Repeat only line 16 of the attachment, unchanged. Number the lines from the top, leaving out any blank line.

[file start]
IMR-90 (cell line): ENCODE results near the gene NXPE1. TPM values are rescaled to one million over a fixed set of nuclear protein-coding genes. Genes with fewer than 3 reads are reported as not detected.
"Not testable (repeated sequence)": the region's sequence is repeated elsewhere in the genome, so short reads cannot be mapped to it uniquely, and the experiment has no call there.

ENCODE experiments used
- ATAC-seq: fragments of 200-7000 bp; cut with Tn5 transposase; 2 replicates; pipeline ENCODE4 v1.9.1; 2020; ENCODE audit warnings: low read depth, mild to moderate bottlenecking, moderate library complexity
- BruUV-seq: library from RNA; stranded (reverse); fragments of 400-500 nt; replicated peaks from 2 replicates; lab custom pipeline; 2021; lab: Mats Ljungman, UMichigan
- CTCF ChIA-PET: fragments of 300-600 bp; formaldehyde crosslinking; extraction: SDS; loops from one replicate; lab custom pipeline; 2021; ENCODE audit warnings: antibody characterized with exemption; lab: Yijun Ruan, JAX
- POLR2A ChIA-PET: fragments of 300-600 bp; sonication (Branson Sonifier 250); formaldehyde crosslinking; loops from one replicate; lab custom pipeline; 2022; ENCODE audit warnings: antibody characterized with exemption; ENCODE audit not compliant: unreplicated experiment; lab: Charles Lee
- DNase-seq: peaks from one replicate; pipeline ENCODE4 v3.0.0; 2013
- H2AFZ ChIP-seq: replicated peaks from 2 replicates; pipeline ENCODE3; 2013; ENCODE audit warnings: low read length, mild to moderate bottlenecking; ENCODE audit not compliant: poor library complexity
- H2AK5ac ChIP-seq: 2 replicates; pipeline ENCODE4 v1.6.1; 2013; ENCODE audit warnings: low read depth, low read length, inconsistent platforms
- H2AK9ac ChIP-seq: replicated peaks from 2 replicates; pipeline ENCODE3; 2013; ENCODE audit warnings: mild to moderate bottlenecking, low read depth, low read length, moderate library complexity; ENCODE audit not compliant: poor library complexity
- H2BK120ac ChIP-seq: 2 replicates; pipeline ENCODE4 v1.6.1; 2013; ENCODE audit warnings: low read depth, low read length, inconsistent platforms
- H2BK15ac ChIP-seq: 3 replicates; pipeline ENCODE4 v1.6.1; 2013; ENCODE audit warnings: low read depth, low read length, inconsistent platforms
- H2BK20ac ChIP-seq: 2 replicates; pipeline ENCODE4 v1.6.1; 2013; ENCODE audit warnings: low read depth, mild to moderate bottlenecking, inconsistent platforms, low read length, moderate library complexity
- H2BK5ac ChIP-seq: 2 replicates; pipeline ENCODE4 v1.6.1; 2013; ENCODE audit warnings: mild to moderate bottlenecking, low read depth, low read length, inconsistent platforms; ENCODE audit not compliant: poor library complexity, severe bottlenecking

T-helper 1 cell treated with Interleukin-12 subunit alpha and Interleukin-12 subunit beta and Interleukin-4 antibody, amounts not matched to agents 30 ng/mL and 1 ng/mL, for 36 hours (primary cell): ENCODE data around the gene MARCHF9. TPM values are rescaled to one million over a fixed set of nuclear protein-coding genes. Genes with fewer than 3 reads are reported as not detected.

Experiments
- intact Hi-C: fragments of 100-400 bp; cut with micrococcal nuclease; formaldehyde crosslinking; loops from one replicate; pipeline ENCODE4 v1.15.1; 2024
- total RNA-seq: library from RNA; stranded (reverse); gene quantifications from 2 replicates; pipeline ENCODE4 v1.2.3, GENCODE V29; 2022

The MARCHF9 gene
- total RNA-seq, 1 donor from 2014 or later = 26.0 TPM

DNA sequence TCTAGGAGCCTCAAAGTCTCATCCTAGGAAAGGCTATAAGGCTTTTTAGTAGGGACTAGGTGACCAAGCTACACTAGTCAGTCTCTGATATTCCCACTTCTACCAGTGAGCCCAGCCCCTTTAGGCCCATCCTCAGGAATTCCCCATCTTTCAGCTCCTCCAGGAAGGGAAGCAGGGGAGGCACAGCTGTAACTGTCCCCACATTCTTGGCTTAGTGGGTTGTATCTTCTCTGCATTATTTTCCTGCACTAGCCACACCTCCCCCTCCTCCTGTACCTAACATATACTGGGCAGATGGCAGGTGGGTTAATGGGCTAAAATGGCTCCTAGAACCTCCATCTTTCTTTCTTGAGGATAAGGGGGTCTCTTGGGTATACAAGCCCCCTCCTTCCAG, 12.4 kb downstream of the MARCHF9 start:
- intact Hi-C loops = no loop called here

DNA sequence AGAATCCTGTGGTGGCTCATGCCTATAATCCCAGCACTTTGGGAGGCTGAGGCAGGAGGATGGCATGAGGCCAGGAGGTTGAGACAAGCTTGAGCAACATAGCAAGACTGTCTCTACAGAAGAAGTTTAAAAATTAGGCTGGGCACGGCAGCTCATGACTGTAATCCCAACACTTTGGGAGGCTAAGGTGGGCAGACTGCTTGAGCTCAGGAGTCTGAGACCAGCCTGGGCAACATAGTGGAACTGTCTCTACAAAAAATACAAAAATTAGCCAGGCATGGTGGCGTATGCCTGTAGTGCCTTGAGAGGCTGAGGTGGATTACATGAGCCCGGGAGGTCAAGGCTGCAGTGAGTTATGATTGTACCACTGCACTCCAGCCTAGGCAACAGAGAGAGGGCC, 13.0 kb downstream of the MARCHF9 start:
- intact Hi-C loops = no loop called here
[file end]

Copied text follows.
T-helper 1 cell treated with Interleukin-12 subunit alpha and Interleukin-12 subunit beta and Interleukin-4 antibody, amounts not matched to agents 30 ng/mL and 1 ng/mL, for 36 hours (primary cell): ENCODE data around the gene MARCHF9. TPM values are rescaled to one million over a fixed set of nuclear protein-coding genes. Genes with fewer than 3 reads are reported as not detected.